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Rymalowicz v. Gipson

United States District Court, E.D. California

September 2, 2014

PAUL RYMALOWICZ, Petitioner,
v.
CONNIE GIPSON, Warden, Respondent.

ORDER TO SHOW CAUSE WHY THE FIRST AMENDED PETITION SHOULD NOT BE DISMISSED FOR LACK OF EXHAUSTION

JENNIFER L. THURSTON, Magistrate Judge.

Petitioner is a state prisoner proceeding in propria persona with a petition for writ of habeas corpus pursuant to 28 U.S.C. § 2254.

PROCEDURAL HISTORY

The original petition was filed on May 15, 2013. (Doc. 1). After conducting a preliminary screening of the petition, the Court concluded that it lacked jurisdiction over the petition because the only claim appeared to be one for a reduction in restitution. Accordingly, the Court issued Findings and Recommendations to dismiss the petition for lack of jurisdiction. (Doc. 5). On June 28, 2013, the District Judge adopted those Findings and Recommendations. (Doc. 8). Subsequently, Petitioner appealed the dismissal and, on May 21, 2014, the Ninth Circuit vacated the dismissal and remanded the case back to the Magistrate Judge for consideration of Petitioner's claim that he was denied the effective assistance of counsel. (Doc. 13). The Ninth Circuit did not disturb the Court's conclusion that it lacked jurisdiction over Petitioner's claim to reduce restitution.

On May 23, 2014, the Court ordered Petitioner to file a first amended petition because the original petition contained only the bare allegation that trial counsel was ineffective for failing to assist Petitioner in filing his notice of appeal. (Doc. 14). In that order, the Court pointed out to Petitioner that, to be successful, a federal claim of ineffective assistance required proof that (1) counsel's representation fell below the minimum standard required for legal representation and (2) that this error was prejudicial, i.e., that more likely than not if the error had not occurred a different result would have obtained. The Court explained to Petitioner that any amended petition must contain allegations explaining why counsel's failure to assist him with filing his notice of appeal was prejudicial, i.e., what claims he would have raised had counsel helped him to file a timely notice of appeal. Without such allegations, a claim of ineffective assistance fails to state a cognizable federal habeas claim. The Court will not just assume that prejudice results from a claim of federal error.

On August 29, 2014, Petitioner, after several extensions of time, filed his first amended petition. That first amended petition alleges that the trial judge erred in permitting the introduction of statutory "text" that was unauthorized. (Doc. 20). Petitioner does not contend that trial counsel was ineffective.

DISCUSSION

A. Preliminary Review of Petition.

Rule 4 of the Rules Governing Section 2254 Cases allows a district court to dismiss a petition if it "plainly appears from the face of the petition and any exhibits annexed to it that the petitioner is not entitled to relief in the district court...." Rule 4 of the Rules Governing Section 2254 Cases. The Advisory Committee Notes to Rule 8 indicate that the court may dismiss a petition for writ of habeas corpus, either on its own motion under Rule 4, pursuant to the respondent's motion to dismiss, or after an answer to the petition has been filed. Herbst v. Cook , 260 F.3d 1039 (9th Cir.2001).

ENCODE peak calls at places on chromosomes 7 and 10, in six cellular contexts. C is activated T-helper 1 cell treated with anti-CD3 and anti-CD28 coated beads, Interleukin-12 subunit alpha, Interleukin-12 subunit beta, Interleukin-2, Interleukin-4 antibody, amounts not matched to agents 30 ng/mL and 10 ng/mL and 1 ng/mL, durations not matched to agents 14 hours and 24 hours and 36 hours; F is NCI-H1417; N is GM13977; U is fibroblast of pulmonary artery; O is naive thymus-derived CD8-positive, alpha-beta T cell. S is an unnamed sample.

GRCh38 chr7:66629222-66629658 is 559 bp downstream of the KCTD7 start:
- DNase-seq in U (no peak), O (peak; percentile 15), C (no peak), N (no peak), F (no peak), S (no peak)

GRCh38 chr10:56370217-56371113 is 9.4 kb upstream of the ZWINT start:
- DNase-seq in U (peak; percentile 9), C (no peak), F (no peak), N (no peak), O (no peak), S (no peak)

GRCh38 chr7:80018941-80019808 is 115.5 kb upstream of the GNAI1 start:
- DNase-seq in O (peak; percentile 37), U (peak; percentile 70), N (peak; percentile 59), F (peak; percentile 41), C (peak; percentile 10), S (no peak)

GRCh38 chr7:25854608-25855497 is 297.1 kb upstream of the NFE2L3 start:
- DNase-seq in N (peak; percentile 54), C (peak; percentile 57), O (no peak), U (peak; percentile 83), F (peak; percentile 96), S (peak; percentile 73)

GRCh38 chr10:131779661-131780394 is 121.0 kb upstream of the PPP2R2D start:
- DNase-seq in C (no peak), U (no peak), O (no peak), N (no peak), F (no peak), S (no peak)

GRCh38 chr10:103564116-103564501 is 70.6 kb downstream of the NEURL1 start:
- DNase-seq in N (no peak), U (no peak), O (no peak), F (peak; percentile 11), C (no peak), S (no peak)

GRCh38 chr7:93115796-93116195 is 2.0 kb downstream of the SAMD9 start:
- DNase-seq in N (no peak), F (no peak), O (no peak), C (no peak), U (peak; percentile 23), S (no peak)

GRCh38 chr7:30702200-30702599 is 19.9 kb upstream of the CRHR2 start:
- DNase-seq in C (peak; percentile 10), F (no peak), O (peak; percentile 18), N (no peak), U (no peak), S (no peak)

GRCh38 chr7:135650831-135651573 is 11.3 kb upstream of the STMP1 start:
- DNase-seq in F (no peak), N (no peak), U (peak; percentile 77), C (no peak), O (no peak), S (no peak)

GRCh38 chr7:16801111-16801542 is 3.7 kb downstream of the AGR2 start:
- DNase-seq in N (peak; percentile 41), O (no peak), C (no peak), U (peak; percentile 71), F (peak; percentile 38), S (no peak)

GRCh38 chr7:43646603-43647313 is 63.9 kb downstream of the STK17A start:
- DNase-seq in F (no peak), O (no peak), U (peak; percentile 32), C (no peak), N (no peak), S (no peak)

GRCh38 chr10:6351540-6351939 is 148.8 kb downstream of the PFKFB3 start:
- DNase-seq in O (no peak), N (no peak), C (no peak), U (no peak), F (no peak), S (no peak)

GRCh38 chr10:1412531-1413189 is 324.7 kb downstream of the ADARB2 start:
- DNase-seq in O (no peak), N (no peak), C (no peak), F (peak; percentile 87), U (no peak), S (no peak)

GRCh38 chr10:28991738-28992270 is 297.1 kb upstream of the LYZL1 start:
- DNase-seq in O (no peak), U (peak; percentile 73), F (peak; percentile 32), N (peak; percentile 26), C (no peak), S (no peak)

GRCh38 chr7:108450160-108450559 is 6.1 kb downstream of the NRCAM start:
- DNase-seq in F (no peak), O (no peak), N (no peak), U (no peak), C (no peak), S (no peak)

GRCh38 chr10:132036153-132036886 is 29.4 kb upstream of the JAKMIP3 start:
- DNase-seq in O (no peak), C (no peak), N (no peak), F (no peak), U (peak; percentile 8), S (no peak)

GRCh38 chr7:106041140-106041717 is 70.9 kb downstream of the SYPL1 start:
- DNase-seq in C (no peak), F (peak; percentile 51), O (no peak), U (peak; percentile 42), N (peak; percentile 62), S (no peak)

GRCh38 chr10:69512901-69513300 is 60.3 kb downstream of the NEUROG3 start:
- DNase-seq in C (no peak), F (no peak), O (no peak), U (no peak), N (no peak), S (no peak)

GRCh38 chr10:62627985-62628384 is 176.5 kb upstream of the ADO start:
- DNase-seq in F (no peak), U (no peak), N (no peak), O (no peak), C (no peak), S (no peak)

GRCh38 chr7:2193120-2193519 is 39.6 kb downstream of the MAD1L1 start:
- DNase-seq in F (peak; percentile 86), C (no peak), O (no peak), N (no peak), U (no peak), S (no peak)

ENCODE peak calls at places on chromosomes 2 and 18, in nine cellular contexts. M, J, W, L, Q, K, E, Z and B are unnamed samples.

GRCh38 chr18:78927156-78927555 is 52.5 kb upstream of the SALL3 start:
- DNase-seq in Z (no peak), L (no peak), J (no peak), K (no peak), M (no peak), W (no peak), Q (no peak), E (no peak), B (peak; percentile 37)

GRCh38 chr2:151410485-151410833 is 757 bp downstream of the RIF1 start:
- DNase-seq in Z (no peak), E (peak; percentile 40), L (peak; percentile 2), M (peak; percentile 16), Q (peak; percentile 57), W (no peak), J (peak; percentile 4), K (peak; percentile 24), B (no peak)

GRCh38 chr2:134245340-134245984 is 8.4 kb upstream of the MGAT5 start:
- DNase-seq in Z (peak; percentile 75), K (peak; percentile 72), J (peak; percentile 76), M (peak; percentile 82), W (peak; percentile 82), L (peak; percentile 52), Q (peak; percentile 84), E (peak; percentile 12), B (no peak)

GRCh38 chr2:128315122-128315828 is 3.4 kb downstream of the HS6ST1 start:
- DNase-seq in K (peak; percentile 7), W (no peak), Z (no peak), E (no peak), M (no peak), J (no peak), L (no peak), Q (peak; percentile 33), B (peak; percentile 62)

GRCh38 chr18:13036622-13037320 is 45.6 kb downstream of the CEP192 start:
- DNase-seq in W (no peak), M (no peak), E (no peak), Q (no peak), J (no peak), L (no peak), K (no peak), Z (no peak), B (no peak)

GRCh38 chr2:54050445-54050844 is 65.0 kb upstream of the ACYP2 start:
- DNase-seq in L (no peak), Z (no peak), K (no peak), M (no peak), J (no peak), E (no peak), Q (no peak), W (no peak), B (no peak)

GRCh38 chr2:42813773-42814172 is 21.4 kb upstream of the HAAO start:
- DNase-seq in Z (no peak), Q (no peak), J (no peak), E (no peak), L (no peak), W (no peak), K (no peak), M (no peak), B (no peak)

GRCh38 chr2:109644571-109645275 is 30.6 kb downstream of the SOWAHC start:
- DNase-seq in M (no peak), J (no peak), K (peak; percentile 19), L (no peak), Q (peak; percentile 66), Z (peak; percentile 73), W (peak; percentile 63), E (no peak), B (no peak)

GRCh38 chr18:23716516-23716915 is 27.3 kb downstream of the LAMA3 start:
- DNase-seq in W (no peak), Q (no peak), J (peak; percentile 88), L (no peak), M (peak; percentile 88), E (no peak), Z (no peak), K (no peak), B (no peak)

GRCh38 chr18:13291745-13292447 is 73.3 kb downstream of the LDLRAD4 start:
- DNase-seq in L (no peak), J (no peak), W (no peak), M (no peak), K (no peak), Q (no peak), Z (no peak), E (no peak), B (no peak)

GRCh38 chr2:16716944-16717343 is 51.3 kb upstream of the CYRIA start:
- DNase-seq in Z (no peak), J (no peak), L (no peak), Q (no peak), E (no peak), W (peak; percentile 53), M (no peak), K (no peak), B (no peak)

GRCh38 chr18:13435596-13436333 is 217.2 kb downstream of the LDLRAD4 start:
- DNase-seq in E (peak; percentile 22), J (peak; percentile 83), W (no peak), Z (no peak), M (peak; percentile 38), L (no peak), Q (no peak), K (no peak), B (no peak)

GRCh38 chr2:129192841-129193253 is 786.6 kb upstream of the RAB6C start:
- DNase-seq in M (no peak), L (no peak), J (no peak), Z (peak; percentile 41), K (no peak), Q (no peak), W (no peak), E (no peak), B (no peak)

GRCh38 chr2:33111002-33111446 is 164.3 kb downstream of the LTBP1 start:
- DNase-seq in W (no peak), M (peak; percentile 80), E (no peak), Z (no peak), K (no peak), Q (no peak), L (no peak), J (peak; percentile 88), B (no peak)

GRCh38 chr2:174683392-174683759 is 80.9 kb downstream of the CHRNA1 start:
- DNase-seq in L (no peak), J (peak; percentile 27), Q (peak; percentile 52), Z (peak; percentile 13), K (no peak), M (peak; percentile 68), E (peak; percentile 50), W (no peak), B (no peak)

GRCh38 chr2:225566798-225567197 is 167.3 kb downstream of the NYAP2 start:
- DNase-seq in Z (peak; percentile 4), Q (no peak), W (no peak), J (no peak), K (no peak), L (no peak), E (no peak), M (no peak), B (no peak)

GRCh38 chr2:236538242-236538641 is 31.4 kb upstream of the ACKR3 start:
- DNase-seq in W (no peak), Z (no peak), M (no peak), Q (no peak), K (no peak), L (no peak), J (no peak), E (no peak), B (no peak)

B. Exhaustion.

A petitioner who is in state custody and wishes to collaterally challenge his conviction by a petition for writ of habeas corpus must exhaust state judicial remedies. 28 U.S.C. § 2254(b)(1). The exhaustion doctrine is based on comity to the state court and gives the state court the initial opportunity to correct the alleged constitutional deprivations. Coleman v. Thompson , 501 U.S. 722, 731 (1991); Rose v. Lundy , 455 U.S. 509, 518 (1982); Buffalo v. Sunn , 854 F.2d 1158, 1163 (9th Cir. 1988).

A petitioner can satisfy the exhaustion requirement by providing the highest state court with a full and fair opportunity to consider each claim before presenting it to the federal court. Duncan v. Henry , 513 U.S. 364, 365 (1995); Picard v. Connor , 404 U.S. 270, 276 (1971); Johnson v. Zenon , 88 F.3d 828, 829 (9th Cir. 1996). A federal court will find that the highest state court was given a full and fair opportunity to hear a claim if the petitioner has presented the highest state court with the claim's factual and legal basis. Duncan , 513 U.S. at 365 (legal basis); Kenney v. Tamayo-Reyes , 504 U.S. 1, 112 S.Ct. 1715, 1719 (1992) (factual basis).

Additionally, the petitioner must have specifically told the state court that he was raising a federal constitutional claim. Duncan , 513 U.S. at 365-66; Lyons v. Crawford , 232 F.3d 666, 669 (9th Cir. 2000), amended, 247 F.3d 904 (2001); Hiivala v. Wood , 195 F.3d 1098, 1106 (9th Cir. 1999); Keating v. Hood , 133 F.3d 1240, 1241 (9th Cir. 1998). In Duncan, the United States Supreme Court reiterated the rule as follows:

In Picard v. Connor , 404 U.S. 270, 275... (1971), we said that exhaustion of state remedies requires that petitioners "fairly presen[t]" federal claims to the state courts in order to give the State the "opportunity to pass upon and correct alleged violations of the prisoners' federal rights" (some internal quotation marks omitted). If state courts are to be given the opportunity to correct alleged violations of prisoners' federal rights, they must surely be alerted to the fact that the prisoners are asserting claims under the United States Constitution. If a habeas petitioner wishes to claim that an evidentiary ruling ...

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